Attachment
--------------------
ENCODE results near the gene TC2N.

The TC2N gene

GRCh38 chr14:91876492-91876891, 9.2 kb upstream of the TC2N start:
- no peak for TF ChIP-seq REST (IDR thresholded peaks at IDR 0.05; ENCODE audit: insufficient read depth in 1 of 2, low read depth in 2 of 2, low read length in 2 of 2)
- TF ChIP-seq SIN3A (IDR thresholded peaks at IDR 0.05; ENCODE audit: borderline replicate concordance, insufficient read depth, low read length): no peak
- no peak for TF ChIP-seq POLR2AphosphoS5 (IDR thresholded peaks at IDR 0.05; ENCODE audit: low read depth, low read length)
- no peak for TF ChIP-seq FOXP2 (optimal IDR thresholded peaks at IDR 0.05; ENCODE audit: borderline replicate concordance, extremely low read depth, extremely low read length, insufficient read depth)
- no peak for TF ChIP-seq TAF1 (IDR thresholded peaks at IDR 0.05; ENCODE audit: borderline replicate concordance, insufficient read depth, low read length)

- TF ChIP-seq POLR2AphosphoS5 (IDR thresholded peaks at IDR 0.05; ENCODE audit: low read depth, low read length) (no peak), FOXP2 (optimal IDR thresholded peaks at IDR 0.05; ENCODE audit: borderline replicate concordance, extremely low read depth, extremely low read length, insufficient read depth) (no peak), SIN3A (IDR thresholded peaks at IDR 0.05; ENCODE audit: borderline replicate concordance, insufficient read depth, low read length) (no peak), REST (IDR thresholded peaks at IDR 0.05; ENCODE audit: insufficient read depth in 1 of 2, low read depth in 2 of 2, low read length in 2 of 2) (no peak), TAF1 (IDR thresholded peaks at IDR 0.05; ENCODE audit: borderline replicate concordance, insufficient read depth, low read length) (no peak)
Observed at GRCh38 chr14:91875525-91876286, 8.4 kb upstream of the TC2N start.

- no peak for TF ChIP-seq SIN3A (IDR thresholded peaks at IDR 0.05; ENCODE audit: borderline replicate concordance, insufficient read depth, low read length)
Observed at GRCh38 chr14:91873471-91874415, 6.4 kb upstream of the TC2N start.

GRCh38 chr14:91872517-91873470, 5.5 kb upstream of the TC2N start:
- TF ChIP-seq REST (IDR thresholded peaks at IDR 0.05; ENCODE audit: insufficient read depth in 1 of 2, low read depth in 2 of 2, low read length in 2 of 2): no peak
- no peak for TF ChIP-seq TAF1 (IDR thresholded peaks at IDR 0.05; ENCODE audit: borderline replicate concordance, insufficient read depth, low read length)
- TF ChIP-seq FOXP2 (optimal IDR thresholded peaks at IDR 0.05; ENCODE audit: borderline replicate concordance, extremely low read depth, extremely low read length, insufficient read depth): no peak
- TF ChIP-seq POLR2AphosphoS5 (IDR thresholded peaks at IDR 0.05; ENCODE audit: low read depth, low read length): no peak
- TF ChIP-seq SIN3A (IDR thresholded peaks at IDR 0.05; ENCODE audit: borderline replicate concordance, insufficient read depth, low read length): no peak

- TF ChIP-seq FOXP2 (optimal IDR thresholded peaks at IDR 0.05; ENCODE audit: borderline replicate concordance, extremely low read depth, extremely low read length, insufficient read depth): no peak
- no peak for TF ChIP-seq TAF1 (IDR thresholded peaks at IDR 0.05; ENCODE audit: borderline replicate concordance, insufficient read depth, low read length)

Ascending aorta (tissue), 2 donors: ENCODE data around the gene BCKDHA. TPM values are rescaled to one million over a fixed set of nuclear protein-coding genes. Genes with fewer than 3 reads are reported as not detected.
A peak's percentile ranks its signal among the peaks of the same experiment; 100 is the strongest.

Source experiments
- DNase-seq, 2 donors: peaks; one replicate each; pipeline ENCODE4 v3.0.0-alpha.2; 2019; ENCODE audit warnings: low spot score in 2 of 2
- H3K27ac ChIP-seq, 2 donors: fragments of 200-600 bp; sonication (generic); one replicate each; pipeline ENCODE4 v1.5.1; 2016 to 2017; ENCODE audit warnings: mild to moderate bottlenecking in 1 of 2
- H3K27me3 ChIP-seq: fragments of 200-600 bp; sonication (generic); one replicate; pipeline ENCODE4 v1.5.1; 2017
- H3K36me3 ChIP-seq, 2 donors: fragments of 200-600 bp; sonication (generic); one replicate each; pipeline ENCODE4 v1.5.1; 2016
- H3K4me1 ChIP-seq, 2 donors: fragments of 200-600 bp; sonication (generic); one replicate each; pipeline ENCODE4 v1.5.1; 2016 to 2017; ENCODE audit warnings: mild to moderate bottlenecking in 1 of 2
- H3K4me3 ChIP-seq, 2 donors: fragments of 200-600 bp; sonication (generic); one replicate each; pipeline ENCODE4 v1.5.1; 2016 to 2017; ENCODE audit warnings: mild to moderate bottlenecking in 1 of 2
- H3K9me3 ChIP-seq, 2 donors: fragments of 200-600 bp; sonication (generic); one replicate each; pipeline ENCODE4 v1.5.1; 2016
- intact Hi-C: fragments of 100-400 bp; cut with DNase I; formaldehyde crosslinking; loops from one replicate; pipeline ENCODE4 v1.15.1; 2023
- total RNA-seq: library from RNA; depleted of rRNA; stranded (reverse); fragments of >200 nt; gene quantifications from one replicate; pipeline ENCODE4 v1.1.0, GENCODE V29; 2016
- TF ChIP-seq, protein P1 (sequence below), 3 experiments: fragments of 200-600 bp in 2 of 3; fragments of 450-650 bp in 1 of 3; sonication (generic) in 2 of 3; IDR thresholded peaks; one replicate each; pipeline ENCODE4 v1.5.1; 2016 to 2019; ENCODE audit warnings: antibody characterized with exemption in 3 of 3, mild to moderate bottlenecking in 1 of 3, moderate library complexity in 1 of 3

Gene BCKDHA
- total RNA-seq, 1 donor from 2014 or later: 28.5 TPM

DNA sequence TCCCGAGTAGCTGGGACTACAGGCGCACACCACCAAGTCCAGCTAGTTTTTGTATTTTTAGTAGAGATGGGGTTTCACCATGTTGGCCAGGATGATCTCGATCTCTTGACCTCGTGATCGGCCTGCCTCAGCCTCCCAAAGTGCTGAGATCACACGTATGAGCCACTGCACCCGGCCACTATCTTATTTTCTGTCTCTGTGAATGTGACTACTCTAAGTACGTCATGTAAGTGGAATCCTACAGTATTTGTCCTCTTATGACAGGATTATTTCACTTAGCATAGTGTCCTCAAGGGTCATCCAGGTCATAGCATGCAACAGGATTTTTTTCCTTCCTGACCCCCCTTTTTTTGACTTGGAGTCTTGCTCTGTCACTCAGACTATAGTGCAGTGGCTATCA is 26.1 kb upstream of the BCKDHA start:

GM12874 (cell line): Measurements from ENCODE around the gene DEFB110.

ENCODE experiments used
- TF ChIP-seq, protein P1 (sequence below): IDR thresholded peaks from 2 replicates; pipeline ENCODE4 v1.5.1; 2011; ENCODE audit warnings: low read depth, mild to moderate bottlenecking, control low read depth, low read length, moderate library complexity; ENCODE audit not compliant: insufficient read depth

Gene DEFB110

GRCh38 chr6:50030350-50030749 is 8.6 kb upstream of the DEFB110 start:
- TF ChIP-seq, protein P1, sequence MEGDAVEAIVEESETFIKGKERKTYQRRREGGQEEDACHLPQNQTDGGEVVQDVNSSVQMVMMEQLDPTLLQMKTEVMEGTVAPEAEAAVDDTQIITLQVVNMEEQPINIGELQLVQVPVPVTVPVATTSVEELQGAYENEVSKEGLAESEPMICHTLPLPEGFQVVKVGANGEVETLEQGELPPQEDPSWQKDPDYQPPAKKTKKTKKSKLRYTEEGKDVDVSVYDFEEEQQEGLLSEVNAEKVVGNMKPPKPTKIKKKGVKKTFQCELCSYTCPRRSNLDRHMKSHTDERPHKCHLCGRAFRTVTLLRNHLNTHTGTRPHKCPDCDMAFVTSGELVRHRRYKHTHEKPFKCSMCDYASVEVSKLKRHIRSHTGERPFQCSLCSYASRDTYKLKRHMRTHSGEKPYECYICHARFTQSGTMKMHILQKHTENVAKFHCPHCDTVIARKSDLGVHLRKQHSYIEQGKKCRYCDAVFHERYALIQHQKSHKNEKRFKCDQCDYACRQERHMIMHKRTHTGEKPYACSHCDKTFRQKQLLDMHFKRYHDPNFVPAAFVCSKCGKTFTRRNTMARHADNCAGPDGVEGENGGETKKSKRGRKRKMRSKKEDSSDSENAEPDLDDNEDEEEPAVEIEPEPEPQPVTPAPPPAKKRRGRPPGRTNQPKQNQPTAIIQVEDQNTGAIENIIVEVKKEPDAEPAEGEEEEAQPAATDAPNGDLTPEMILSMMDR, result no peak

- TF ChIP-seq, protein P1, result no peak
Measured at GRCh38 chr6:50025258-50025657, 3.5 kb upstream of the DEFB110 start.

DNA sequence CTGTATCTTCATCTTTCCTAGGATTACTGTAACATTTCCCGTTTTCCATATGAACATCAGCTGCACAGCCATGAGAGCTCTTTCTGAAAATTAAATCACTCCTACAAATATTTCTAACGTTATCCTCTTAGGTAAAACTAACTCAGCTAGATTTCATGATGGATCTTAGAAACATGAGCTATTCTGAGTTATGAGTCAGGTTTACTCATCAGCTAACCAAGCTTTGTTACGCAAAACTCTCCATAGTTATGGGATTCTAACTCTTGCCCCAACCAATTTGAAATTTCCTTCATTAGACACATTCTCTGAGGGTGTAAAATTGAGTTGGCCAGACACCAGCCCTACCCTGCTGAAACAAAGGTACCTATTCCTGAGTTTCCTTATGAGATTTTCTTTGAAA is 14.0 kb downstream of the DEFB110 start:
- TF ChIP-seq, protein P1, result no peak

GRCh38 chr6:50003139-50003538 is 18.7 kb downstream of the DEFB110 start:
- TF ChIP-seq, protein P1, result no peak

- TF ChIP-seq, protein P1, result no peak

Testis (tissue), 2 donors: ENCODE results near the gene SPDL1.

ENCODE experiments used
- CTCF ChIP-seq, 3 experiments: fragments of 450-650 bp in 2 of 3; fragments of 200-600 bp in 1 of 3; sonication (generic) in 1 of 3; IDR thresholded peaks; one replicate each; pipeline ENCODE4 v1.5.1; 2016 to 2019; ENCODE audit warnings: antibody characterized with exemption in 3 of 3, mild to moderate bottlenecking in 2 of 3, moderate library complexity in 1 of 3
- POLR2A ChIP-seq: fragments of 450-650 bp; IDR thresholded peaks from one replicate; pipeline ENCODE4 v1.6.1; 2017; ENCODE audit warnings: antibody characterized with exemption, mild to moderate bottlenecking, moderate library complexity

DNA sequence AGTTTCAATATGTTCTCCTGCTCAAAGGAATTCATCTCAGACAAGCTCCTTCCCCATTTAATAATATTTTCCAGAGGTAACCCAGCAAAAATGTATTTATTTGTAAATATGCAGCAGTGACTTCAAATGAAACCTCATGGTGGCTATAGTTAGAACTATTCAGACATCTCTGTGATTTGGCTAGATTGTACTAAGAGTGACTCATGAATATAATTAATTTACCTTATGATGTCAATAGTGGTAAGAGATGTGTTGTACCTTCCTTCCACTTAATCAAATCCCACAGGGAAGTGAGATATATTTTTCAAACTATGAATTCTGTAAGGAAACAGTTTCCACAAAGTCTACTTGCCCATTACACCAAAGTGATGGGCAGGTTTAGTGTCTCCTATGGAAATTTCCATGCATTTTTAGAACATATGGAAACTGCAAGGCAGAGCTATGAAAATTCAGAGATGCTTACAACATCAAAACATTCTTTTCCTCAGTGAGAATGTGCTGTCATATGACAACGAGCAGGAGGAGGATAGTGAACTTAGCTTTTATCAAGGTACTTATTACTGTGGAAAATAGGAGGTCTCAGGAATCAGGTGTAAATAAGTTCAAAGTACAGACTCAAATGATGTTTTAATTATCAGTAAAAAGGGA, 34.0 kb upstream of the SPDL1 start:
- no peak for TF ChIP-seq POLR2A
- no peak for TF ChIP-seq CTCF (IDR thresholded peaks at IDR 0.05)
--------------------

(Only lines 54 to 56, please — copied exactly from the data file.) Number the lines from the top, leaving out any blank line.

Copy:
DNA sequence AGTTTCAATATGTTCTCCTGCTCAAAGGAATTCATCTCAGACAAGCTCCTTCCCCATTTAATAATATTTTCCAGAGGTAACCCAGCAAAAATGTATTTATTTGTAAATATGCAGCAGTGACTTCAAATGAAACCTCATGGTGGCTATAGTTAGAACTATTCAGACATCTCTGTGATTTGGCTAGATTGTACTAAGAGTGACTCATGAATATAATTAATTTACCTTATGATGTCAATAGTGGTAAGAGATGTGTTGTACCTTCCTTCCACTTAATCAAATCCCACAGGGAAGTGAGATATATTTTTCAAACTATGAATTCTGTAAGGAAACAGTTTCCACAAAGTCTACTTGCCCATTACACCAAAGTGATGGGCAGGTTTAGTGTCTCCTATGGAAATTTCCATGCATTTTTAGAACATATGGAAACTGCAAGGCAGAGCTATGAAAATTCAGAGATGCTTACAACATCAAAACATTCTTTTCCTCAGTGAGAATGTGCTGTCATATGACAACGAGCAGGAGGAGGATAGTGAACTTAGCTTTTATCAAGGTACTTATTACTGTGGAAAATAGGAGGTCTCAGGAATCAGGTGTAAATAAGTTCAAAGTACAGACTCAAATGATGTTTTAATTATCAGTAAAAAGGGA, 34.0 kb upstream of the SPDL1 start:
- no peak for TF ChIP-seq POLR2A
- no peak for TF ChIP-seq CTCF (IDR thresholded peaks at IDR 0.05)